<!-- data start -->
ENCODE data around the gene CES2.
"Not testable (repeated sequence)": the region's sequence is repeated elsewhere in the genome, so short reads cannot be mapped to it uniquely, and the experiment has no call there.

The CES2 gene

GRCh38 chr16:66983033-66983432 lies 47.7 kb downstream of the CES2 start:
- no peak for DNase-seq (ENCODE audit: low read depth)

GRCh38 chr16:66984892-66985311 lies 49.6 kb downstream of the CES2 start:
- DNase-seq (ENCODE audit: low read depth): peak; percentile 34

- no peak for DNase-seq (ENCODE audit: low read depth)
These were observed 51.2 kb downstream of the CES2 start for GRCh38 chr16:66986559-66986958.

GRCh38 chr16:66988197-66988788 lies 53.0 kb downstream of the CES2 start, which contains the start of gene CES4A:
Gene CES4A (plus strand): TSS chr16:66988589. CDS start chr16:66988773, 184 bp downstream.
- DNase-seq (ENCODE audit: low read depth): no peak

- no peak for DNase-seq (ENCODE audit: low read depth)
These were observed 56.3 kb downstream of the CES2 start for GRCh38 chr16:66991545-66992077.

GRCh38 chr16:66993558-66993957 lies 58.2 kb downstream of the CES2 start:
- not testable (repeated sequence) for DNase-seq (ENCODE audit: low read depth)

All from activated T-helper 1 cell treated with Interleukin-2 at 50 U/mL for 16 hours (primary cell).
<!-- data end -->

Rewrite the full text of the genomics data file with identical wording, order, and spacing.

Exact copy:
ENCODE data around the gene CES2.
"Not testable (repeated sequence)": the region's sequence is repeated elsewhere in the genome, so short reads cannot be mapped to it uniquely, and the experiment has no call there.

The CES2 gene

GRCh38 chr16:66983033-66983432 lies 47.7 kb downstream of the CES2 start:
- no peak for DNase-seq (ENCODE audit: low read depth)

GRCh38 chr16:66984892-66985311 lies 49.6 kb downstream of the CES2 start:
- DNase-seq (ENCODE audit: low read depth): peak; percentile 34

- no peak for DNase-seq (ENCODE audit: low read depth)
These were observed 51.2 kb downstream of the CES2 start for GRCh38 chr16:66986559-66986958.

GRCh38 chr16:66988197-66988788 lies 53.0 kb downstream of the CES2 start, which contains the start of gene CES4A:
Gene CES4A (plus strand): TSS chr16:66988589. CDS start chr16:66988773, 184 bp downstream.
- DNase-seq (ENCODE audit: low read depth): no peak

- no peak for DNase-seq (ENCODE audit: low read depth)
These were observed 56.3 kb downstream of the CES2 start for GRCh38 chr16:66991545-66992077.

GRCh38 chr16:66993558-66993957 lies 58.2 kb downstream of the CES2 start:
- not testable (repeated sequence) for DNase-seq (ENCODE audit: low read depth)

All from activated T-helper 1 cell treated with Interleukin-2 at 50 U/mL for 16 hours (primary cell).